Welsh national parks urged to ban fox hunting on their land
Anti-blood sports campaigners have launched the Wales leg of their drive to persuade national park authorities to end fox hunting on their land.
The campaign, spearheaded by the League Against Cruel Sports, calls on those who manage Bannau Brycheiniog, Eryri, and Pembrokeshire Coast national parks to do everything in their power to stop hunts chasing and killing foxes and wreaking havoc on rural communities.
It comes after a hunting season in which nearly 1,000 incidents related to suspected illegal hunting were recorded by the League across England and Wales.
John Petrie, senior campaigns manager for the League, was in Cardiff alongside volunteers to launch the campaign.
He said: “It’s time for change. Hunts are still marauding around our national parks despite the fox hunting ban, so it’s time to end this brutal activity once and for all.
“National parks have a responsibility to protect wildlife and preserve nature from the harm that fox hunts cause on their land, and the people we have spoken to are willing them on to end this barbaric cruel ‘sport’.”
At least nine fox hunts are still operating across national parks in Wales, which together make up 20% of the country’s land mass.
End fox hunting
Campaigners called on the national park authorities to end fox or “trail” hunting on the land they own and manage, and to show leadership and work with landowners and land managers to deny fox hunts access to their land.
The campaign is backed by the Time for Change Coalition Against Hunting,which represents more than 30 organisations including the RSPCA. It is one of the largest single-issue coalitions of charities ever assembled in the UK and is united in calling on the next UK Government to strengthen hunting laws.
Mr Petrie said: “The vast majority of the Welsh public want to see a real end to fox hunting, and denying hunts access to the land where they operate will be crucial in achieving that.
“Our launch in Wales was part of a wider national campaign to strengthen hunting laws in England and Wales and finally consign fox hunting to the dustbin of history where it belongs.”
The fox hunting ban came into force in England and Wales in February 2005, but campaigners argue that hunts are still functioning despite the law having been on the statute book for nearly two decades.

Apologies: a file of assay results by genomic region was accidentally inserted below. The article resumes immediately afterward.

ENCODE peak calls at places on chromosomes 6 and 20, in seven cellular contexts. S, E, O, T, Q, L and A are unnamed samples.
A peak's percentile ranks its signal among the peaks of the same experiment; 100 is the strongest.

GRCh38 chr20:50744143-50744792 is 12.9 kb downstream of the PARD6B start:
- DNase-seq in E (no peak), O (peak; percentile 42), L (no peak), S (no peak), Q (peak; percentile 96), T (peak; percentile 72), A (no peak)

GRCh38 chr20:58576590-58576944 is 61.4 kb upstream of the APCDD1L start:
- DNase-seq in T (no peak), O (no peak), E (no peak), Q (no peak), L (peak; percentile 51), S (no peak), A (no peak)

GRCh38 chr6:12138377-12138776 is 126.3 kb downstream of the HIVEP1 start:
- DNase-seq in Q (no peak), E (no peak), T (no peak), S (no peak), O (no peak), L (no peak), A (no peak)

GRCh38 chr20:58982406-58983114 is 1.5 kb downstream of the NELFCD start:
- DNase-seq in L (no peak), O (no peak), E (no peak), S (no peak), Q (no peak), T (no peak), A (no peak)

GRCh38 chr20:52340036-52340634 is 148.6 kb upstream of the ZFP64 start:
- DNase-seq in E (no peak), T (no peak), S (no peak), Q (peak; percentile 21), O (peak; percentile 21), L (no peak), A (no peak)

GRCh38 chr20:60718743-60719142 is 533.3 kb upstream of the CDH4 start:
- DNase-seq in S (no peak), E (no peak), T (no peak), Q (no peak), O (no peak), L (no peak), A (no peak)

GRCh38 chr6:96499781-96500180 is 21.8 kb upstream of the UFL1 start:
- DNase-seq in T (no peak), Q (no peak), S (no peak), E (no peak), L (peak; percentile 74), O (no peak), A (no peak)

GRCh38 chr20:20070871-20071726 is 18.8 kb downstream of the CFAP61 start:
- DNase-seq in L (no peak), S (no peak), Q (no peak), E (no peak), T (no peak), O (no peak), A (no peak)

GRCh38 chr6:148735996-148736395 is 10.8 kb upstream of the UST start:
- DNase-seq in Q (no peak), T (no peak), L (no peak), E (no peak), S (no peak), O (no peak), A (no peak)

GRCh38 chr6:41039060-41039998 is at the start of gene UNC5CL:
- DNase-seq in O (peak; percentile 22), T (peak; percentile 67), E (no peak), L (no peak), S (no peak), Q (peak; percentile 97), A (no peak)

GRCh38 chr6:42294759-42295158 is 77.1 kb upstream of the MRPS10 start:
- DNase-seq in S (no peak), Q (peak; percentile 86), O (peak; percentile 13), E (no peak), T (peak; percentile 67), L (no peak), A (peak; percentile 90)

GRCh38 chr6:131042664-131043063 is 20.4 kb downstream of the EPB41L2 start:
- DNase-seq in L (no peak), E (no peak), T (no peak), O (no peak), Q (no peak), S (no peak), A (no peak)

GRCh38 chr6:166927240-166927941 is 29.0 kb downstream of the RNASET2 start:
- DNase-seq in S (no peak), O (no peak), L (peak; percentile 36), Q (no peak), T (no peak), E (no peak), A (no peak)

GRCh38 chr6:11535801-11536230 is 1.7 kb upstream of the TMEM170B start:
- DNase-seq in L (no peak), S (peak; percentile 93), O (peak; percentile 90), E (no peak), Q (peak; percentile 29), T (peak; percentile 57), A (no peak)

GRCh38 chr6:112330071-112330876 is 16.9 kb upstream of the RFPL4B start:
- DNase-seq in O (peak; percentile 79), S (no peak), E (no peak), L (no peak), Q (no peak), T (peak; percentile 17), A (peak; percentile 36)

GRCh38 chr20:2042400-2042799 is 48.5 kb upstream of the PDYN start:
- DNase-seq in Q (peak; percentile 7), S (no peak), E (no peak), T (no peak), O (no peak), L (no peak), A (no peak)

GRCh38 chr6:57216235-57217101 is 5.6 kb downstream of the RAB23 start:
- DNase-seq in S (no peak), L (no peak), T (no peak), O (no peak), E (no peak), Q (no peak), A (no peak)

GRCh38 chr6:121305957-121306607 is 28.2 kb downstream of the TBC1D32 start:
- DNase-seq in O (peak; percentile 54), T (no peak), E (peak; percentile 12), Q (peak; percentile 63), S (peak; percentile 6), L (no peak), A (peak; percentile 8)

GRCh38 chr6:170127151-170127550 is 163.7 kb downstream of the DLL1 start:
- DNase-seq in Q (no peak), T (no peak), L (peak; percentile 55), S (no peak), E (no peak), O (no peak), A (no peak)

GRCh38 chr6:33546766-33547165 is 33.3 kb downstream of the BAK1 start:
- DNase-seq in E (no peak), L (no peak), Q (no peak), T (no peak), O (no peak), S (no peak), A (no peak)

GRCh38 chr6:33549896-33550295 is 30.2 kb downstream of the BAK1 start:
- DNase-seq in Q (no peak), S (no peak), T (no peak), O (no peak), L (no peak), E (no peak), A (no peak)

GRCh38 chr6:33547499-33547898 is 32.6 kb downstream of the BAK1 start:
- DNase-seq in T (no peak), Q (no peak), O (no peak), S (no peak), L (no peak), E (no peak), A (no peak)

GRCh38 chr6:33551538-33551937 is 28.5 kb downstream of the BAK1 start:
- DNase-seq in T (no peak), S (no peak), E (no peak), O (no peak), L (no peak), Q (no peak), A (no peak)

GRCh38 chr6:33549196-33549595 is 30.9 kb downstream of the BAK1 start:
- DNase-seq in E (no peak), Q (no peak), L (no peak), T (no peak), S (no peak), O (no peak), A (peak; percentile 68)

Trail hunting, a term invented by hunts following the ban, is where hunts supposedly follow animal-based scents, but has been described by England and Wales’ most senior policeman specialising in fox hunting crime as a “smokescreen” for the continuation of illegal hunting.
Chief Superintendent Matt Longman, the National Police Chiefs’ Council lead on foxhunting, made the allegation in June at the campaign’s launch in England. He said: “The Hunting Act is not working effectively and illegal hunting is still common practice.”
Under the act, hunting mammals with hounds is banned but trail hunts using the scent of animals are allowed to take place. Mr Longman said hunts were using trail hunts as a loophole to carry on hunting foxes and other animals.
He said: “The simplest reason for the lack of prosecution is that the law needs revisiting.
“Hunts are frequently trailing hunts in natural fox habitats, with hounds trained to locate and kill foxes. So-called terrier men are frequently present with shovels and terriers, while scent trails are often not present.”
In October 2021 the director of the Masters of Foxhounds Association, Mark Hankinson, was found guilty of encouraging and assisting people to evade the ban on foxhunting.
The conviction centred on recordings of Hankinson at webinars at which he had encouraged other huntspeople to use legal trail hunting as “a sham and a fiction” for the unlawful chasing and killing of animals.
Mr Hankinson’s conviction was, however, overturned on appeal in July 2022.
In reference to the case, Mr Longman said: “There have even been online sessions that tell people how to avoid being caught by using trail hunting. I can only agree with the view that trail hunting has been used as a smokescreen for continuing illegal hunting.”
He suggested the 2005 Act was unworkable, stating: “When new legislation comes to the police there’s generally an accompanying toolbox of powers the police can use to enforce the spirit of that law. When the Hunting Act came in, and that toolbox was opened, all it really contained was a leaky sieve. That’s been a significant challenge for policing.”
He said the Act left police “caught in the middle” between both sides of the hunting debate, adding: “Public confidence in town and country cannot be eroded any further – it is untenable. The Hunting Act is not working effectively and illegal hunting is still common practice. I know it, you know it, the public and the hunts know it. But just in case there’s anybody out there who doesn’t know it, that is why I felt it was so important to come and speak today.”
Tim Bonner, the chief executive of the Countryside Alliance, said: “Hunting remains an obsession for animal rights organisations, but the Labour Party must not repeat the mistakes of the past and fall into the trap of alienating rural voters for the sake of cosying up to single issue, ideological obsessives.”
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